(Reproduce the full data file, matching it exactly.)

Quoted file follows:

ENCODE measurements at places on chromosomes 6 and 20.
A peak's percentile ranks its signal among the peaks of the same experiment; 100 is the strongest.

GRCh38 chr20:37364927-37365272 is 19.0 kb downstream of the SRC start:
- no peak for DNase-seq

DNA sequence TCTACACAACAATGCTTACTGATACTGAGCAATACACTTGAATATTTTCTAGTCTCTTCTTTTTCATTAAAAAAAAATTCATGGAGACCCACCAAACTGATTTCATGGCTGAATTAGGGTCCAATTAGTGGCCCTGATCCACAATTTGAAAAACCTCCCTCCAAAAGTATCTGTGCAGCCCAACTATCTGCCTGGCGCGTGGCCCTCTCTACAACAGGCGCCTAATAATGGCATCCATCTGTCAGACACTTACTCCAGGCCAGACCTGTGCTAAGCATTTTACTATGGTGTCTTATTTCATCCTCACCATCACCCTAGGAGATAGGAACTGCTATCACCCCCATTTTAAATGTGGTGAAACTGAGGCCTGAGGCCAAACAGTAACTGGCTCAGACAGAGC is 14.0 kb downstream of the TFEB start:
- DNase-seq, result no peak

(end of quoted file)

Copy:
ENCODE measurements at places on chromosomes 6 and 20.
A peak's percentile ranks its signal among the peaks of the same experiment; 100 is the strongest.

GRCh38 chr20:37364927-37365272 is 19.0 kb downstream of the SRC start:
- no peak for DNase-seq

DNA sequence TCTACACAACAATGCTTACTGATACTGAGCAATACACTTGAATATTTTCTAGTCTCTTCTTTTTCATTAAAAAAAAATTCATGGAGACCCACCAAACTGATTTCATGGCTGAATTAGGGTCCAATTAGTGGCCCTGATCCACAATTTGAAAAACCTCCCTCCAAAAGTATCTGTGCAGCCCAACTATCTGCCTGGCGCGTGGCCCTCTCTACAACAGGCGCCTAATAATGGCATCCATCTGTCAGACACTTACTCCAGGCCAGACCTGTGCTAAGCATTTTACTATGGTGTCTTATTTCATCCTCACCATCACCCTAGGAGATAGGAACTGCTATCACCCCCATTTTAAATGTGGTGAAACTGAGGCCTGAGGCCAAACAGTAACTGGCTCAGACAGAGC is 14.0 kb downstream of the TFEB start:
- DNase-seq, result no peak